The future of parishes

The crisis seems inexorable and what’s at stake is the future of parishes without priests is at stake. Nowadays, many priests (if they’re lucky) lead two or three parishes. But some of them, like Don Gianni Poli in the diocese of Trento, lead up 19. There are some thousands of vice-parish priests who can come to the priests’ aid, but the overarching fact is that it’s still not enough to sustain the entire network of parishes for the masses.

However, the dioceses have made do with their limited means. For instance, some favor the arrival of seminarians from other nations, in particular from Africa, Latin America and Asia. Elsewhere in Italy, experienced pastoral units (a strategy used for example by Cardinal Carlo Maria Martini in Milan) are deployed for smaller parishes, which are then communally placed under the responsibility of a single parish priest. Pastoral units have also been transformed into pastoral communities: the parish remains, with a priest who lives there, but is inserted into a community that groups together several parishes under a manager.

For Domenico Sigalini, president of the Center for Pastoral Orientation, the decision to merge more parishes "should be seen as a missionary decision, with greater empowerment of the laity". It’s become essential as today’s parish priest works continuously "overtime". On Sundays, for instance, he holds various celebrations for communities in different places, often running from one church to another. And then there are baptisms and funerals. Marriages. Prayer and volunteer groups. The confessions. The sick to visit. The catechism. Meetings on meetings. Young people and the oratory to follow. Not to mention all the administrative and bureaucratic duties. Inundated by the weight of these responsibilities, this is why many pastors no longer answer their phones. This is why they cannot accept an invitation to some family's dinner or to listen to those in need of comfort.

Young people love the oratory

In these days in the Vatican, at the Synod of Bishops for the Pan-Amazon region, they are currently discussing the possibility of ordering for "remote areas" the "viri probati", i.e. elderly and married men of "proven faith" to remedy the lack of the clergy. There are those who speak of female priesthood, and those who call for more space and responsibility for the laity. Either way, for Garelli, the first challenge concerns "the religious and social demand that Italians continue to raise in ecclesial circles". According to the Garelli’s research, “parishes and oratories continue to be places of significant public presence”. Meanwhile, more than 20 percent of the population claims to go there with a certain regularity, and “there are many more sporadic or irregular practitioners”. “The majority continues to turn to the local Church for traditional rites of passage such as baptisms and funerals,” he says.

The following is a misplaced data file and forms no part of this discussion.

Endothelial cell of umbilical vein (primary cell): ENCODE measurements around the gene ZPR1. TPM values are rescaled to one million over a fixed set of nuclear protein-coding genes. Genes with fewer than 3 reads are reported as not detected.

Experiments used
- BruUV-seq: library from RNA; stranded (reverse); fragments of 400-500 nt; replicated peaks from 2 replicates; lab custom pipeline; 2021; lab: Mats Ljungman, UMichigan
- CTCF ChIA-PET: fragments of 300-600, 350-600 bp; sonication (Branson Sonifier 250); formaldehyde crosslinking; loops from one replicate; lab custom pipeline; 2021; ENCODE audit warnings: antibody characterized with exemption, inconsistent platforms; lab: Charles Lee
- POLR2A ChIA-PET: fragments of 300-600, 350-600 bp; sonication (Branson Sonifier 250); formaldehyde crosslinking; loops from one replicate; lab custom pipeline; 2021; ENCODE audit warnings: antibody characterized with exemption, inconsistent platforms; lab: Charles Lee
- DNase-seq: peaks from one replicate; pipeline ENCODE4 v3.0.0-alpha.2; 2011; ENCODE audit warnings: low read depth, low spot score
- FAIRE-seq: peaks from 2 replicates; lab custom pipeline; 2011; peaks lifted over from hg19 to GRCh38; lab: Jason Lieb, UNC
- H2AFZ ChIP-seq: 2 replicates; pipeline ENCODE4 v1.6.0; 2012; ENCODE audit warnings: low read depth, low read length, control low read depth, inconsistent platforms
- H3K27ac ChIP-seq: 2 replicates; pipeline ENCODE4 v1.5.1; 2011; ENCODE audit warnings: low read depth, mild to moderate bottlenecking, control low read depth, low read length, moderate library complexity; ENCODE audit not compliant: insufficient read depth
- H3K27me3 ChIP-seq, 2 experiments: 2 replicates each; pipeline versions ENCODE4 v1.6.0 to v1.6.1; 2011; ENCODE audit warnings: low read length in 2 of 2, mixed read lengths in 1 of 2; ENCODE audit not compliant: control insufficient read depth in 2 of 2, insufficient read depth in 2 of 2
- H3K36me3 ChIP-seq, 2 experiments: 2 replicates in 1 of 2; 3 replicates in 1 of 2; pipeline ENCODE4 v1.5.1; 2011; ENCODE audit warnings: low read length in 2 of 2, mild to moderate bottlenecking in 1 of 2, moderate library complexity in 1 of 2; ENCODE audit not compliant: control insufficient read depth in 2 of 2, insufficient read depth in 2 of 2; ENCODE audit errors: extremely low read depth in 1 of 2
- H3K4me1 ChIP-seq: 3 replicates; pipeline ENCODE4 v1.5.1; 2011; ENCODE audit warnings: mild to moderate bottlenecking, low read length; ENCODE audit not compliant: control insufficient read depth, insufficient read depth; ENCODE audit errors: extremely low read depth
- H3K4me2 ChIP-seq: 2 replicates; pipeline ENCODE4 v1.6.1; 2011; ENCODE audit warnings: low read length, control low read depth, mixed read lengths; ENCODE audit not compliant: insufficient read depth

Furthermore, the "socialization of young people in ecclesial environments is still a widespread practice, involving a significant proportion of children and adolescents". In addition to the catechism and preparation for the sacraments, also for "moments of leisure and sport, or for associative commitments". About 60 percent of 18 to 29 year-olds in Italy attend the oratory. Even though "the idea that the parish is a dated formula" is increasingly widespread, 25 percent of the population speaks from time to time with a religious figure regarding personal matters. This is why priests are encouraged to live in close contact with the people, so as to continue to be "a spiritually fruitful presence amid the cacophony of the city and its many commitments.”

Tue, 10/15/2019 - 18:19